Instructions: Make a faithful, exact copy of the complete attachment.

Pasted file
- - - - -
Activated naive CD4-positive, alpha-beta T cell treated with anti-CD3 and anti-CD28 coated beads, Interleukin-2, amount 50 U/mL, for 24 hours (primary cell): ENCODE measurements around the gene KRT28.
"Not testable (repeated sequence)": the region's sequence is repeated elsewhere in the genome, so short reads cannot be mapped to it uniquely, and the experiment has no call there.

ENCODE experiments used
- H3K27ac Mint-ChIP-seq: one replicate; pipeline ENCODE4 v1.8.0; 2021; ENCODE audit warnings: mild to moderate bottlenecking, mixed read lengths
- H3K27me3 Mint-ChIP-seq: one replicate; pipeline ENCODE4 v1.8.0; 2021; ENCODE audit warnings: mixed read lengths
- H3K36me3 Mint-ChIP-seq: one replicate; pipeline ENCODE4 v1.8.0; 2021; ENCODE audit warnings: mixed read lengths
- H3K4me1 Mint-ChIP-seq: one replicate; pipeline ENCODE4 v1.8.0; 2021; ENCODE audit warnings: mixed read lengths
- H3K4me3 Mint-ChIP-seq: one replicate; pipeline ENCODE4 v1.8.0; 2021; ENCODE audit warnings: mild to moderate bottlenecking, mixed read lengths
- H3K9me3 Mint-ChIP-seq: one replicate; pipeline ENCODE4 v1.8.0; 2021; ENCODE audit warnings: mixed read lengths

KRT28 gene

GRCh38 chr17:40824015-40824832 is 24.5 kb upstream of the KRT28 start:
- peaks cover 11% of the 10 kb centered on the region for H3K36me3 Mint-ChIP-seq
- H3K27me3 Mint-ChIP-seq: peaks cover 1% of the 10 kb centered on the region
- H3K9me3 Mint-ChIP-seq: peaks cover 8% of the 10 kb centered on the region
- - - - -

Activated naive CD4-positive, alpha-beta T cell treated with anti-CD3 and anti-CD28 coated beads, Interleukin-2, amount 50 U/mL, for 24 hours (primary cell): ENCODE measurements around the gene KRT28.
"Not testable (repeated sequence)": the region's sequence is repeated elsewhere in the genome, so short reads cannot be mapped to it uniquely, and the experiment has no call there.

ENCODE experiments used
- H3K27ac Mint-ChIP-seq: one replicate; pipeline ENCODE4 v1.8.0; 2021; ENCODE audit warnings: mild to moderate bottlenecking, mixed read lengths
- H3K27me3 Mint-ChIP-seq: one replicate; pipeline ENCODE4 v1.8.0; 2021; ENCODE audit warnings: mixed read lengths
- H3K36me3 Mint-ChIP-seq: one replicate; pipeline ENCODE4 v1.8.0; 2021; ENCODE audit warnings: mixed read lengths
- H3K4me1 Mint-ChIP-seq: one replicate; pipeline ENCODE4 v1.8.0; 2021; ENCODE audit warnings: mixed read lengths
- H3K4me3 Mint-ChIP-seq: one replicate; pipeline ENCODE4 v1.8.0; 2021; ENCODE audit warnings: mild to moderate bottlenecking, mixed read lengths
- H3K9me3 Mint-ChIP-seq: one replicate; pipeline ENCODE4 v1.8.0; 2021; ENCODE audit warnings: mixed read lengths

KRT28 gene

GRCh38 chr17:40824015-40824832 is 24.5 kb upstream of the KRT28 start:
- peaks cover 11% of the 10 kb centered on the region for H3K36me3 Mint-ChIP-seq
- H3K27me3 Mint-ChIP-seq: peaks cover 1% of the 10 kb centered on the region
- H3K9me3 Mint-ChIP-seq: peaks cover 8% of the 10 kb centered on the region